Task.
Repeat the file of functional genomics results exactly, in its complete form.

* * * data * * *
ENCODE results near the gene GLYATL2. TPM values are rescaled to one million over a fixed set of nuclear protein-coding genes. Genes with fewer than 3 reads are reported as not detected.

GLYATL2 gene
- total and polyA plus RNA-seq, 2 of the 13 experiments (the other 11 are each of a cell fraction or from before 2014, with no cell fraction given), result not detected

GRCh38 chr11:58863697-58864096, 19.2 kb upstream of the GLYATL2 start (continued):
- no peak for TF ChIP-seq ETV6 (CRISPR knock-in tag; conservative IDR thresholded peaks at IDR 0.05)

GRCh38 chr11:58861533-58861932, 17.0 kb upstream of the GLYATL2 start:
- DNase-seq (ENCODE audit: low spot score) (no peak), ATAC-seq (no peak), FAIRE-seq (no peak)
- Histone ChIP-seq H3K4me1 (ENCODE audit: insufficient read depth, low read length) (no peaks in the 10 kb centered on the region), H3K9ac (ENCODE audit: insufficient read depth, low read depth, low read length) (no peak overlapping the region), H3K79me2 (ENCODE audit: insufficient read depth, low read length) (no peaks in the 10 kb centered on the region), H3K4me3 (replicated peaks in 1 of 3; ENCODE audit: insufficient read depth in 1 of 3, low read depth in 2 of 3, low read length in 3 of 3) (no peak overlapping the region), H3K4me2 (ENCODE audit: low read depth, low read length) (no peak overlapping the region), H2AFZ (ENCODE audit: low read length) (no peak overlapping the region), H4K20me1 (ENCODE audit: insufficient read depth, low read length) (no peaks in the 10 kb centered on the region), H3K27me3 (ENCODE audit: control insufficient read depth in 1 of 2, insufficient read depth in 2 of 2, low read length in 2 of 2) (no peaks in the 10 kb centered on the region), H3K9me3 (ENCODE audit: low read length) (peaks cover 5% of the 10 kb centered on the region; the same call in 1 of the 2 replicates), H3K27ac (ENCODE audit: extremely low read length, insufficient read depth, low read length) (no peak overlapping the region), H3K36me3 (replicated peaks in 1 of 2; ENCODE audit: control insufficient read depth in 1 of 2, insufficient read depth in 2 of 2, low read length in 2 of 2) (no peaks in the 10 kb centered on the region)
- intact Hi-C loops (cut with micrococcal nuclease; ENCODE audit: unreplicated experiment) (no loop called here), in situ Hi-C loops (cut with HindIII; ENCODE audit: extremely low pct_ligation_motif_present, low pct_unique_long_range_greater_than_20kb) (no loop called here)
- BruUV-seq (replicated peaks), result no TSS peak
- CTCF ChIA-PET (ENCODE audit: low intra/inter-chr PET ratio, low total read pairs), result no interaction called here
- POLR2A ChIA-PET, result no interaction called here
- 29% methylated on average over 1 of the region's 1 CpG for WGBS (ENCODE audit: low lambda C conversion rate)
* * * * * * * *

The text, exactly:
ENCODE results near the gene GLYATL2. TPM values are rescaled to one million over a fixed set of nuclear protein-coding genes. Genes with fewer than 3 reads are reported as not detected.

GLYATL2 gene
- total and polyA plus RNA-seq, 2 of the 13 experiments (the other 11 are each of a cell fraction or from before 2014, with no cell fraction given), result not detected

GRCh38 chr11:58863697-58864096, 19.2 kb upstream of the GLYATL2 start (continued):
- no peak for TF ChIP-seq ETV6 (CRISPR knock-in tag; conservative IDR thresholded peaks at IDR 0.05)

GRCh38 chr11:58861533-58861932, 17.0 kb upstream of the GLYATL2 start:
- DNase-seq (ENCODE audit: low spot score) (no peak), ATAC-seq (no peak), FAIRE-seq (no peak)
- Histone ChIP-seq H3K4me1 (ENCODE audit: insufficient read depth, low read length) (no peaks in the 10 kb centered on the region), H3K9ac (ENCODE audit: insufficient read depth, low read depth, low read length) (no peak overlapping the region), H3K79me2 (ENCODE audit: insufficient read depth, low read length) (no peaks in the 10 kb centered on the region), H3K4me3 (replicated peaks in 1 of 3; ENCODE audit: insufficient read depth in 1 of 3, low read depth in 2 of 3, low read length in 3 of 3) (no peak overlapping the region), H3K4me2 (ENCODE audit: low read depth, low read length) (no peak overlapping the region), H2AFZ (ENCODE audit: low read length) (no peak overlapping the region), H4K20me1 (ENCODE audit: insufficient read depth, low read length) (no peaks in the 10 kb centered on the region), H3K27me3 (ENCODE audit: control insufficient read depth in 1 of 2, insufficient read depth in 2 of 2, low read length in 2 of 2) (no peaks in the 10 kb centered on the region), H3K9me3 (ENCODE audit: low read length) (peaks cover 5% of the 10 kb centered on the region; the same call in 1 of the 2 replicates), H3K27ac (ENCODE audit: extremely low read length, insufficient read depth, low read length) (no peak overlapping the region), H3K36me3 (replicated peaks in 1 of 2; ENCODE audit: control insufficient read depth in 1 of 2, insufficient read depth in 2 of 2, low read length in 2 of 2) (no peaks in the 10 kb centered on the region)
- intact Hi-C loops (cut with micrococcal nuclease; ENCODE audit: unreplicated experiment) (no loop called here), in situ Hi-C loops (cut with HindIII; ENCODE audit: extremely low pct_ligation_motif_present, low pct_unique_long_range_greater_than_20kb) (no loop called here)
- BruUV-seq (replicated peaks), result no TSS peak
- CTCF ChIA-PET (ENCODE audit: low intra/inter-chr PET ratio, low total read pairs), result no interaction called here
- POLR2A ChIA-PET, result no interaction called here
- 29% methylated on average over 1 of the region's 1 CpG for WGBS (ENCODE audit: low lambda C conversion rate)